In conversation with paul motian

By Ted Panken

“I think rehearsing takes away from the beauty of the music,” says Paul Motian. “I’ve been playing long enough to know what I’m doing at this point of my life! I’d rather depend on my skills and intuition to play well when the time comes.”



                                   Paul Motian, by Claire Stefani


At 77, Motian is an iconic figure, his laid-back, minimalist parsing of rhythm and timbre a fixture on the jazz landscape. “Just one strike of the cymbal, there’s something transcendent in his sound,” Brian Blade observed earlier this decade. “A lot of people miss how Motian moves the music and gets inside it. He possesses an amazing lyrical looseness, but at the same time keeps a swing and pulsation that injects the music with a good feeling.”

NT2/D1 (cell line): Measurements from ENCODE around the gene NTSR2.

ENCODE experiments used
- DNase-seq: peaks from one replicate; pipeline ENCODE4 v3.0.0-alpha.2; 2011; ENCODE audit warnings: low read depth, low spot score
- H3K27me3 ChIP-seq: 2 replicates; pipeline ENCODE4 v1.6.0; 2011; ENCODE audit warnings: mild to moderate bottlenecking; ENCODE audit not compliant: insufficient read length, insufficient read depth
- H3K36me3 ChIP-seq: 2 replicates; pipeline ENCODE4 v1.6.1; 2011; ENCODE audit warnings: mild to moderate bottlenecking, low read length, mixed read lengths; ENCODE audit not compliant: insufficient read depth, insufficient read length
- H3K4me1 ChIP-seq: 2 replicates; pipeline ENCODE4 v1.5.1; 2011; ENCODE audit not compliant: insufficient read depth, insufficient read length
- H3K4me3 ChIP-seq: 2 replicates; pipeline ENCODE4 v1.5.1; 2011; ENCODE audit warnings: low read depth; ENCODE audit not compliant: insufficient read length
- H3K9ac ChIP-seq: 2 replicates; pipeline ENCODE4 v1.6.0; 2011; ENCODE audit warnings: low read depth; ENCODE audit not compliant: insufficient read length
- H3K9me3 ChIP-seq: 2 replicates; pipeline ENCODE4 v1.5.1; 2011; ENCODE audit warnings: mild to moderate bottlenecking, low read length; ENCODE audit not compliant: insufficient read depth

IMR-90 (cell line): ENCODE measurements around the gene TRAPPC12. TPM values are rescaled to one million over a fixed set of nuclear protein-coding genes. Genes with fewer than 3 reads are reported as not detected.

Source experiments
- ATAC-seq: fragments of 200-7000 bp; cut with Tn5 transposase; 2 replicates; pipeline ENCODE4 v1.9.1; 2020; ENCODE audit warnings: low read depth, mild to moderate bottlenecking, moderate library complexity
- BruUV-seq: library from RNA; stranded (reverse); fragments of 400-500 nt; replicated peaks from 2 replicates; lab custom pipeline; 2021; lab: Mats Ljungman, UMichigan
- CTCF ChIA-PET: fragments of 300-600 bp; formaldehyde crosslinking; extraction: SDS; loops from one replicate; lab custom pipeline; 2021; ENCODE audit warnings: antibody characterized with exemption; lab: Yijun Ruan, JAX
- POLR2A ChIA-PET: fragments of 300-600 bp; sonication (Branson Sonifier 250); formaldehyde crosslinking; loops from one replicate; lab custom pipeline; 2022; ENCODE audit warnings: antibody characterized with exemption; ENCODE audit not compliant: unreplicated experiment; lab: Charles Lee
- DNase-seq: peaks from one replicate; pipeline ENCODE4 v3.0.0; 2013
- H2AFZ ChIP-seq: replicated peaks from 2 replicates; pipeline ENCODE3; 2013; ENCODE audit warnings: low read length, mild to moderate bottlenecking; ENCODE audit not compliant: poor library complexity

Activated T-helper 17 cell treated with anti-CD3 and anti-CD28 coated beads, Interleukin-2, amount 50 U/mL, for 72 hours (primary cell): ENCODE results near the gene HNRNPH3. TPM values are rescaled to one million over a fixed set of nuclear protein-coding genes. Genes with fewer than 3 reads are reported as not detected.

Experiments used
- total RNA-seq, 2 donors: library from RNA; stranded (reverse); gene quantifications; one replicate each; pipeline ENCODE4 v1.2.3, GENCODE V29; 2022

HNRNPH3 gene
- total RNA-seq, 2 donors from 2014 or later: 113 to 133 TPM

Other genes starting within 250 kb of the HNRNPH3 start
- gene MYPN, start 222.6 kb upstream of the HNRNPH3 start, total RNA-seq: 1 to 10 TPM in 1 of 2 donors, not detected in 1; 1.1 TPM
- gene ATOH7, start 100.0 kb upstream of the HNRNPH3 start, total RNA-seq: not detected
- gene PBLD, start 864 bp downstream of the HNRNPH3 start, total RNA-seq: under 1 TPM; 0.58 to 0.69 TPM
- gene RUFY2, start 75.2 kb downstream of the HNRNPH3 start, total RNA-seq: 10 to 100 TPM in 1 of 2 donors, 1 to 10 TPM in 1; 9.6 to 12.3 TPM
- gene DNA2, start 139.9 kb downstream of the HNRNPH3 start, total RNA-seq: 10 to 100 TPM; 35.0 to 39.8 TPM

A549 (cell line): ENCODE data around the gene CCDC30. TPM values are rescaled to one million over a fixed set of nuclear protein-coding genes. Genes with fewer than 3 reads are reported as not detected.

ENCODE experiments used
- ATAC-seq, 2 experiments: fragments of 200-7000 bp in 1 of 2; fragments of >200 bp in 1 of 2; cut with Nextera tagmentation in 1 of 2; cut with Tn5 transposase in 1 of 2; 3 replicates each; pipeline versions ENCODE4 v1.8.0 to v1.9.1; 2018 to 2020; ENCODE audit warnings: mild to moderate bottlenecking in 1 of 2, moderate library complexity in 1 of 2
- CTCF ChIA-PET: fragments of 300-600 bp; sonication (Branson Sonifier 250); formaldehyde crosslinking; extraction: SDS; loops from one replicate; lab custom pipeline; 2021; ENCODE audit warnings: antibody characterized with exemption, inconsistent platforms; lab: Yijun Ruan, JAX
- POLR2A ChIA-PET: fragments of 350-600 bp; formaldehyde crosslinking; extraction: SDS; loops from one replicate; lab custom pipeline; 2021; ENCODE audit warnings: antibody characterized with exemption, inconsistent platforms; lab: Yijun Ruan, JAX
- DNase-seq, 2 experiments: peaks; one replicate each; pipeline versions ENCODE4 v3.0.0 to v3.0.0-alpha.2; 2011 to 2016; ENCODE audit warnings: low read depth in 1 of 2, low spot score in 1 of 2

That feeling seduced a number of drummers who, like Joey Baron, came of age aesthetically in the early ‘70s, when Motian propelled Keith Jarrett’s influential trio and quartet, more than a decade after he attained international visibility playing drums for several editions of the Bill Evans Trio between 1956 to 1963. “At a certain point,” Baron once remarked, “I started hearing interplay that wasn’t necessarily about stating 4/4 all the time, but a floating kind of time, more like a circle than a straight up-and-down hard groove. It’s the way Paul Motian would really PLAY a ballad; he made it interesting rather than just a straight boom-chick, which a lot of drummers did.”